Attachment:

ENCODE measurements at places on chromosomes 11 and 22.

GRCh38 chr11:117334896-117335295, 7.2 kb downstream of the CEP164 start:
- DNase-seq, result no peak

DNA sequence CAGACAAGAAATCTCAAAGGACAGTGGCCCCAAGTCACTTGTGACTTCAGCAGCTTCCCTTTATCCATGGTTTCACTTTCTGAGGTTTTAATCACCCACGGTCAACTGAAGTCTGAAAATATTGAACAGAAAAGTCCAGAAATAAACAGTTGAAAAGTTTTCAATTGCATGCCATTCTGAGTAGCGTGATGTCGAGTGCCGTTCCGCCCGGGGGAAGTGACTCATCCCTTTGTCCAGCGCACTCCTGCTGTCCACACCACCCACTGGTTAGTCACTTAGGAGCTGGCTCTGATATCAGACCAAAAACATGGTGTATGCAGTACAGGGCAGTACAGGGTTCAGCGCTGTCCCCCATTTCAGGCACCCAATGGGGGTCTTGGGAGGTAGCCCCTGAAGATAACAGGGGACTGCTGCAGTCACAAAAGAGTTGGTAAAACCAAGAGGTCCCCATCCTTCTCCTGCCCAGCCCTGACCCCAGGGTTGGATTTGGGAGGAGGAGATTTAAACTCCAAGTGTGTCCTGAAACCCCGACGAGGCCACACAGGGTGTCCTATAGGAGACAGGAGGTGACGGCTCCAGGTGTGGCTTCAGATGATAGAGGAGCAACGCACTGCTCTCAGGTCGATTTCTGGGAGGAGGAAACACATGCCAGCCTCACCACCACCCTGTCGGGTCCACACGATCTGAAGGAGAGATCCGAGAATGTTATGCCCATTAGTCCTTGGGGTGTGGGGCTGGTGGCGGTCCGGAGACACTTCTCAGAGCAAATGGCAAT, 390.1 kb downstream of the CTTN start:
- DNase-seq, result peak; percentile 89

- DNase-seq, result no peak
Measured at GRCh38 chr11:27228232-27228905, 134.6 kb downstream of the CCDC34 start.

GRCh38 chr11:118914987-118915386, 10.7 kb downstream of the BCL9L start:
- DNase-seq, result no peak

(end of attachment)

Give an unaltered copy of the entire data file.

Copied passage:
ENCODE measurements at places on chromosomes 11 and 22.

GRCh38 chr11:117334896-117335295, 7.2 kb downstream of the CEP164 start:
- DNase-seq, result no peak

DNA sequence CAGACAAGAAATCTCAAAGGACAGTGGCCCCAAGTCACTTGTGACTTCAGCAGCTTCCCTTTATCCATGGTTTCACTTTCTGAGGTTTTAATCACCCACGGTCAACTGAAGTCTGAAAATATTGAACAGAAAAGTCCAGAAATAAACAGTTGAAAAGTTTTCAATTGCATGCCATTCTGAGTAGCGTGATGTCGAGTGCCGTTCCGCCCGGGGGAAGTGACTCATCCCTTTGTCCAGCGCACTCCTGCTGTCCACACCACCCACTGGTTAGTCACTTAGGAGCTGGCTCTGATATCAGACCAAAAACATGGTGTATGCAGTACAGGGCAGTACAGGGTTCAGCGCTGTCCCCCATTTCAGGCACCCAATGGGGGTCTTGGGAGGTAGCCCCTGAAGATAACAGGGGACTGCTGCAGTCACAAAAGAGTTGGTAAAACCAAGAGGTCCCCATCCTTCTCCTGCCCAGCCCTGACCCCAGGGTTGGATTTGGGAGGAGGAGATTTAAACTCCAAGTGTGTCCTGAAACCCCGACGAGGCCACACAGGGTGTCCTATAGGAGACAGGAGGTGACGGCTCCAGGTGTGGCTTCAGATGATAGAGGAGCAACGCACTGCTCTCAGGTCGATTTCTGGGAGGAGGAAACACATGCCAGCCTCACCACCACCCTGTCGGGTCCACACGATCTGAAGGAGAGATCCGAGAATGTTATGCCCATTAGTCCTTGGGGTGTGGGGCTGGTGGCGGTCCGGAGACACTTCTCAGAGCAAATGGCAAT, 390.1 kb downstream of the CTTN start:
- DNase-seq, result peak; percentile 89

- DNase-seq, result no peak
Measured at GRCh38 chr11:27228232-27228905, 134.6 kb downstream of the CCDC34 start.

GRCh38 chr11:118914987-118915386, 10.7 kb downstream of the BCL9L start:
- DNase-seq, result no peak